Essential Thor Volume 4

Writer / Artist
Essential Thor Volume 4
Essential Thor Vol 4 review
  • North American Publisher / ISBN: Marvel - 978-0-7851-3076-5
  • Volume No.: 4
  • Release date: 2009
  • Format: Black and white
  • UPC: 9780785130765
  • Contains adult content?: no
  • Does this pass the Bechdel test?: no
  • Positive minority portrayal?: no
  • CATEGORIES: Superhero

This collection covers 1969-1971 issues of Thor, comprising Jack Kirby’s final work on the feature, at roughly half the book, Stan Lee picking up the plots again in the company of Neal Adams and John Buscema, and finally the beginnings of Gerry Conway’s long run guiding Thor’s destiny. In plain print it sounds an enticing concoction, but much of it is fatally flawed.

You’d not know it from the art, at least not until his final issue, but Kirby was utterly disenchanted at what he felt was the lack of credit he received for Marvel’s startling 1960s rise to success. Lee’s only contribution to Thor was the dialogue, yet his name appears first in the credits, equal with the person plotting and drawing the stories, and this took its toll. Kirby’s plotting is largely lacklustre, with few of the thrills that characterised Essential Thor 3. What had the potential for a masterpiece, Thor learning the origin of Galactus, is muddled and disappointing, and little of what follows shows much originality. Kirby even resorts to reusing plots, a long tale of Surtur invading Asgard being much the same as his earlier Mangog epic. His best tale concerns a man intending to prolong his life unconcerned about the effect of the procedure on others. Kirby’s art is better for some episodes being inked by Bill Everett in preference to Vince Colletta.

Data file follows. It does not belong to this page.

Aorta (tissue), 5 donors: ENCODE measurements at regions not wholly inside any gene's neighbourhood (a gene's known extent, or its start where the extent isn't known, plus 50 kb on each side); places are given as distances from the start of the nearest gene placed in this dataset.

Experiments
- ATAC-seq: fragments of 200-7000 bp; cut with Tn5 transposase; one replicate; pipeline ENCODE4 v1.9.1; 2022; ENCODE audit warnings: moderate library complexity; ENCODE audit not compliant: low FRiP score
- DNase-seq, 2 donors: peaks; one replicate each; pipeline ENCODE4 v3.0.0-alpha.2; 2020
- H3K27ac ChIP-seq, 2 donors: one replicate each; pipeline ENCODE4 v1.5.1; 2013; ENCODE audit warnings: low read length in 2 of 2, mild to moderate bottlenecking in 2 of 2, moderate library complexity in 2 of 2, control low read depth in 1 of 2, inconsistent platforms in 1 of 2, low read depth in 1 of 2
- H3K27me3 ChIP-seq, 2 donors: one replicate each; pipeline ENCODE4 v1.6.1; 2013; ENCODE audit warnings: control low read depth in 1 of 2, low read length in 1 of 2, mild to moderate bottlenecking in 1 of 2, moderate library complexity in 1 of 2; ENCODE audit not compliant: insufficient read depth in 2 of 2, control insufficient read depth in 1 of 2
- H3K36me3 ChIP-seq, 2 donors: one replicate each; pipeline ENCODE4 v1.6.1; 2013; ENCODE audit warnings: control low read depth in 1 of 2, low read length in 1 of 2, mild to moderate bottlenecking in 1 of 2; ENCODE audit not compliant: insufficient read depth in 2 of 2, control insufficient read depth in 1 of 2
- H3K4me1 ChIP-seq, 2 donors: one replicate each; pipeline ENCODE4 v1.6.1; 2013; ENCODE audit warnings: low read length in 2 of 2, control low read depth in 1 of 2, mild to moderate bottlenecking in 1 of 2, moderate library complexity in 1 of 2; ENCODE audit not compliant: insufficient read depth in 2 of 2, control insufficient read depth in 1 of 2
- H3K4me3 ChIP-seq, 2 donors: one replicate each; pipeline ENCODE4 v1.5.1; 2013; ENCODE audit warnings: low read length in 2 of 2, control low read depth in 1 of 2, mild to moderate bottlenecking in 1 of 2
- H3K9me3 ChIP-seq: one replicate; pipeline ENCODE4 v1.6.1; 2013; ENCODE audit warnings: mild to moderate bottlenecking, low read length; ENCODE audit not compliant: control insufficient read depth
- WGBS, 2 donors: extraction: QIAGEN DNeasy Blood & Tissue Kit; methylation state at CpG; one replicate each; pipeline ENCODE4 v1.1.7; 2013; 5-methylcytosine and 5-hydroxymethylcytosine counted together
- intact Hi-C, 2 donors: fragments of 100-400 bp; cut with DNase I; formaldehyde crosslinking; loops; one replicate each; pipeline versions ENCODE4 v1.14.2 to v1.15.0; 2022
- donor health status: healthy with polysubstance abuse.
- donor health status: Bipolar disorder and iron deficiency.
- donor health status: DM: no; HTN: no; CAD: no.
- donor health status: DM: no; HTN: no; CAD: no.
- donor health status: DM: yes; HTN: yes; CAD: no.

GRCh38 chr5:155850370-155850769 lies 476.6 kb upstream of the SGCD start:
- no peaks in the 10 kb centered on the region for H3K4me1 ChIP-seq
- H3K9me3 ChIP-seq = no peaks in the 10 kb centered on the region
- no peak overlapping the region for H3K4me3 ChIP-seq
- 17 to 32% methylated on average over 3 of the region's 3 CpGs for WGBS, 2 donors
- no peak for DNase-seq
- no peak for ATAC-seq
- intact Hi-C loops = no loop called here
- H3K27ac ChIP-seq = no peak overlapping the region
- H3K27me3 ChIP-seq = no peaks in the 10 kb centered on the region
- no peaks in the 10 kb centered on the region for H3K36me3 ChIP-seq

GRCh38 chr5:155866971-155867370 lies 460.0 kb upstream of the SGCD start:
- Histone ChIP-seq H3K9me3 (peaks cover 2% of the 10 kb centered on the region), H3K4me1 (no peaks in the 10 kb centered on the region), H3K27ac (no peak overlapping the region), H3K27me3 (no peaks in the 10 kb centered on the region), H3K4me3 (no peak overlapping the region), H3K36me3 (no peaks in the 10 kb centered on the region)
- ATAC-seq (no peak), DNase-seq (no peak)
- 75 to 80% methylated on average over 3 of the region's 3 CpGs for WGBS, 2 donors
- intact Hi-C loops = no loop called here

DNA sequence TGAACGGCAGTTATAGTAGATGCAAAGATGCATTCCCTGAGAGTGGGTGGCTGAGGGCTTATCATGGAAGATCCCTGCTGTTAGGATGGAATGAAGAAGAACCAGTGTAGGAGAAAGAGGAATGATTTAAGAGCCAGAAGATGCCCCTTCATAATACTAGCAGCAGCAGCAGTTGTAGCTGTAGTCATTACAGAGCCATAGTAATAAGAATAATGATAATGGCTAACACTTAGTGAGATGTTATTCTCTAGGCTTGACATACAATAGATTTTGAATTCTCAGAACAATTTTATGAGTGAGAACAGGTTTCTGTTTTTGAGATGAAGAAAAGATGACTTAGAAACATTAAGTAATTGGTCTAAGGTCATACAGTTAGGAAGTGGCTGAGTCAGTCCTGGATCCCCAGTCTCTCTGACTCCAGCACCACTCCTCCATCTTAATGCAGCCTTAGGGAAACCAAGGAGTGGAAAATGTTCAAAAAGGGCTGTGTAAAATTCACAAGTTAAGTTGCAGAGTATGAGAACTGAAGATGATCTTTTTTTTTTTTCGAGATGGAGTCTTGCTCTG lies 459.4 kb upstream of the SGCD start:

When Lee begins plotting again he immediately reverts to the hoary old cliché of his earliest stories, generating tension by having Thor endangered by reverting to his human identity of Don Blake via not holding his hammer for sixty seconds. It’s used well when Thor takes on Doctor Doom, but otherwise repeated too often. Adams, elsewhere providing inspirational art, is either rushed or uninspired, and Buscema (sample page) takes a while to settle in. When he does, however, his more figurative art inspired by classical paintings is equally suited to the grandeur of Asgard and to battle scenes. There’s less raw power, but a grace Kirby didn’t have.

Lee needs a bedding-in period, but hits all the right notes on the Doctor Doom tale, and follows that with a three act epic covering the next dozen reprinted issues. First there’s the foreboding menace of the planet swallowing Infinity, then Thor attempting to avoid Hela, the embodiment of death, and finally Loki taking control of Asgard. Lee extends the first part too long, and a couple of elements are contrived, but succeeds in delivering desperate situations seemingly beyond Thor’s capacity to cope. Lee drops some plot bombshells, and Conway supplies a neat twist in the conclusion. It’s the Hela segment that’s the best, an implacable foe in relentless pursuit, and one that can’t be beaten by force. The way she is stopped isn’t entirely convincing, but the suspense beforehand is well generated.

If you’d prefer this content in colour it’s found in oversize hardcover format in the third Mighty Thor Omnibus, or in Marvel Masterworks: Thor volumes 8, 9, and 10, with the final story in 11. Unlike the content of earlier volumes, however, the black and white reproduction is crisp throughout, so it provides an acceptable reasonably priced alternative.